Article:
In previous blogs we have described how the surface winds we measure with wind instruments are created by large area pressure differences, synoptic winds, and by local temperature and pressure differences that create phenomena like sea breezes, thunderstorm winds and katabatic winds, local winds. These winds are often modified by surface irregularities and obstacles that can significantly impact surface wind speed and direction.
As wind flows over irregular surfaces from forests, to buildings, to hills, and mountains both its speed and direction can be change by these surface wind modifiers. Sailors know that wind flowing over a forest before reaching a body of water will reduce wind by up to ½ the wind speed in open water well away from the forested shoreline. Mountain climbers know that wind speeds through mountain passes can often be much higher than surrounding wind speeds. Pilots know that the wind speed measured at the top of a hangar may be significantly different than runway level wind as it is distorted by the uplifting effect of the building on the horizontal component of the wind. Anyone that has walked the streets of Chicago when the wind blows off Lake Michigan knows that wind flowing between two buildings is squeezed into a smaller area with a consequent increase in velocity. To properly site wind instruments each of these surface wind modifiers must be carefully considered.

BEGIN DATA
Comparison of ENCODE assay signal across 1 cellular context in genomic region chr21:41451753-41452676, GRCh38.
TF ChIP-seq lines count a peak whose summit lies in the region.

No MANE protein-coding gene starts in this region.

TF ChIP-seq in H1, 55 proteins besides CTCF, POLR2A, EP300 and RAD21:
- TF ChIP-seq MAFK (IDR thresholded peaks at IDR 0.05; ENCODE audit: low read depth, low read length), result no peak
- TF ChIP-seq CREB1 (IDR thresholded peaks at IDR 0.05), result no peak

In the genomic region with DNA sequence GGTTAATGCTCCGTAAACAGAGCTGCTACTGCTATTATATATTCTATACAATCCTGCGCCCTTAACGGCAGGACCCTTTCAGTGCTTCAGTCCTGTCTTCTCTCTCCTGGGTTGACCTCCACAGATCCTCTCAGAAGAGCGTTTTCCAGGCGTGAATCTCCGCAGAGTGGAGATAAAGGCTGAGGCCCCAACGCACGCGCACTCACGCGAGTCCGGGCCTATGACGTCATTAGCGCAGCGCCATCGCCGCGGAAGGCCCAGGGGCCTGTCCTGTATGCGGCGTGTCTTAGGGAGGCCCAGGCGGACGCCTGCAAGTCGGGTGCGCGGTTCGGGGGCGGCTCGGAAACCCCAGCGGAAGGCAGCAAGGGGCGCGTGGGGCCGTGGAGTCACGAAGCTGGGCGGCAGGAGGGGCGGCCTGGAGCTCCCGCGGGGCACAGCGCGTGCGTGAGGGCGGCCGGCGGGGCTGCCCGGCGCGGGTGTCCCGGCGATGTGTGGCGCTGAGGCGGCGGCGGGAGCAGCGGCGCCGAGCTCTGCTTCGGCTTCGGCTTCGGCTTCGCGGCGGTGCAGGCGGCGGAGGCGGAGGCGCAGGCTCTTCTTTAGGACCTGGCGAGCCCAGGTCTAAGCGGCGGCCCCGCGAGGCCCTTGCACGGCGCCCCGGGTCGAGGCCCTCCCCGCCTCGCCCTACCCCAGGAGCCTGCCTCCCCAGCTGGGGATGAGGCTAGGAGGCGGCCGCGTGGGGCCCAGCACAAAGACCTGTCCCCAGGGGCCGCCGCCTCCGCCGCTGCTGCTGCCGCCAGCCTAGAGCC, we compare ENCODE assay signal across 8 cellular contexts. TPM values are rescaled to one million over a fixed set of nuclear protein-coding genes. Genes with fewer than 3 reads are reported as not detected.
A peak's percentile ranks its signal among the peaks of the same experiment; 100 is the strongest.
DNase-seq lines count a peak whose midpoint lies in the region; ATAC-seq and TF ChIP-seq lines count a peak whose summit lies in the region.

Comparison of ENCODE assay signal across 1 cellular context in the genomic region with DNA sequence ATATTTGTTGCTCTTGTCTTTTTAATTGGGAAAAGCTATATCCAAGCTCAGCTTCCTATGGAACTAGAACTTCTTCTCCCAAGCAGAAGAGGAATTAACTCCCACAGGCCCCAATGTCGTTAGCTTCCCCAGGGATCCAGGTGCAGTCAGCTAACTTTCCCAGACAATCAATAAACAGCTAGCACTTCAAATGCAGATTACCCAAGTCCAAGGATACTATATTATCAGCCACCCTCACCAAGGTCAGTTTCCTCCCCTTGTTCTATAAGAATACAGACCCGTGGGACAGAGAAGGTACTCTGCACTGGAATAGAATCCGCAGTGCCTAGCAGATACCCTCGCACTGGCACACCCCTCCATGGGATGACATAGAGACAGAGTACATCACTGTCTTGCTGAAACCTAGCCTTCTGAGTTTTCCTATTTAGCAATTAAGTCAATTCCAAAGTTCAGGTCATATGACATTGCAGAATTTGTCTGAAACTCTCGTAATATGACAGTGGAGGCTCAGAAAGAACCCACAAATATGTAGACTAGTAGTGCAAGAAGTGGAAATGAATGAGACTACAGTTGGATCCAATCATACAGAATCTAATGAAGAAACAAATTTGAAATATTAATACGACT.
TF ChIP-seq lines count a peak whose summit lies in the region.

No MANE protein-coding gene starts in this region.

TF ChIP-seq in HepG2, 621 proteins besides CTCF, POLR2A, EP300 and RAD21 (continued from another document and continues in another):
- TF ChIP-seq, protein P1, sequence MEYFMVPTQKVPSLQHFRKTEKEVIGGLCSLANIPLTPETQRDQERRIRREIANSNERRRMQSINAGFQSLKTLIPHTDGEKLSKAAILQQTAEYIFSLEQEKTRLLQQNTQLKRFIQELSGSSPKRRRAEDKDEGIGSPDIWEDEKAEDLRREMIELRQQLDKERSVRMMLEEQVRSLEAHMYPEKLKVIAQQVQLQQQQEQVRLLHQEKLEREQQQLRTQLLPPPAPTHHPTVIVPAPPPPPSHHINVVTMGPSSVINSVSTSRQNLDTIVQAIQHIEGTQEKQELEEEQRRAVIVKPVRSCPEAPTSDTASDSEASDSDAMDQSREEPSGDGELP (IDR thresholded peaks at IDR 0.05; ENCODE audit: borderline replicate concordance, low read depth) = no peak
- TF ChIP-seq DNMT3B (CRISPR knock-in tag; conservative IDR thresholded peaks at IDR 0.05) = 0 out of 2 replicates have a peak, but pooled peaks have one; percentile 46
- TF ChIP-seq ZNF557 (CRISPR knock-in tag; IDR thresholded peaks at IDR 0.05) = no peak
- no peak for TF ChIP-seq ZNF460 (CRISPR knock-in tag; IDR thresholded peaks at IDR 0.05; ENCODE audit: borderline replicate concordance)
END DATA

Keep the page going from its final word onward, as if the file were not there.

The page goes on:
Point to Ponder: What wind measurements are of importance at a rooftop helicopter landing pad, are these measurements useful to a weather forecaster?